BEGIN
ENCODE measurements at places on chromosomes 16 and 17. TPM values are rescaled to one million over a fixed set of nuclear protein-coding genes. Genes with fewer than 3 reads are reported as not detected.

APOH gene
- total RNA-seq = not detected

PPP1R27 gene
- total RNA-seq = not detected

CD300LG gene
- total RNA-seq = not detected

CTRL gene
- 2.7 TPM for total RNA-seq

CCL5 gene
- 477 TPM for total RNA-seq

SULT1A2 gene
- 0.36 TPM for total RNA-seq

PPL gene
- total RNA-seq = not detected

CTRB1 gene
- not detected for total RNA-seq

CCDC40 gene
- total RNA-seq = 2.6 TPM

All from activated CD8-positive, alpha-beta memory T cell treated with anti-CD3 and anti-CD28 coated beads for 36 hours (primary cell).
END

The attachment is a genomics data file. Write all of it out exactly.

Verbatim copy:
ENCODE measurements at places on chromosomes 16 and 17. TPM values are rescaled to one million over a fixed set of nuclear protein-coding genes. Genes with fewer than 3 reads are reported as not detected.

APOH gene
- total RNA-seq = not detected

PPP1R27 gene
- total RNA-seq = not detected

CD300LG gene
- total RNA-seq = not detected

CTRL gene
- 2.7 TPM for total RNA-seq

CCL5 gene
- 477 TPM for total RNA-seq

SULT1A2 gene
- 0.36 TPM for total RNA-seq

PPL gene
- total RNA-seq = not detected

CTRB1 gene
- not detected for total RNA-seq

CCDC40 gene
- total RNA-seq = 2.6 TPM

All from activated CD8-positive, alpha-beta memory T cell treated with anti-CD3 and anti-CD28 coated beads for 36 hours (primary cell).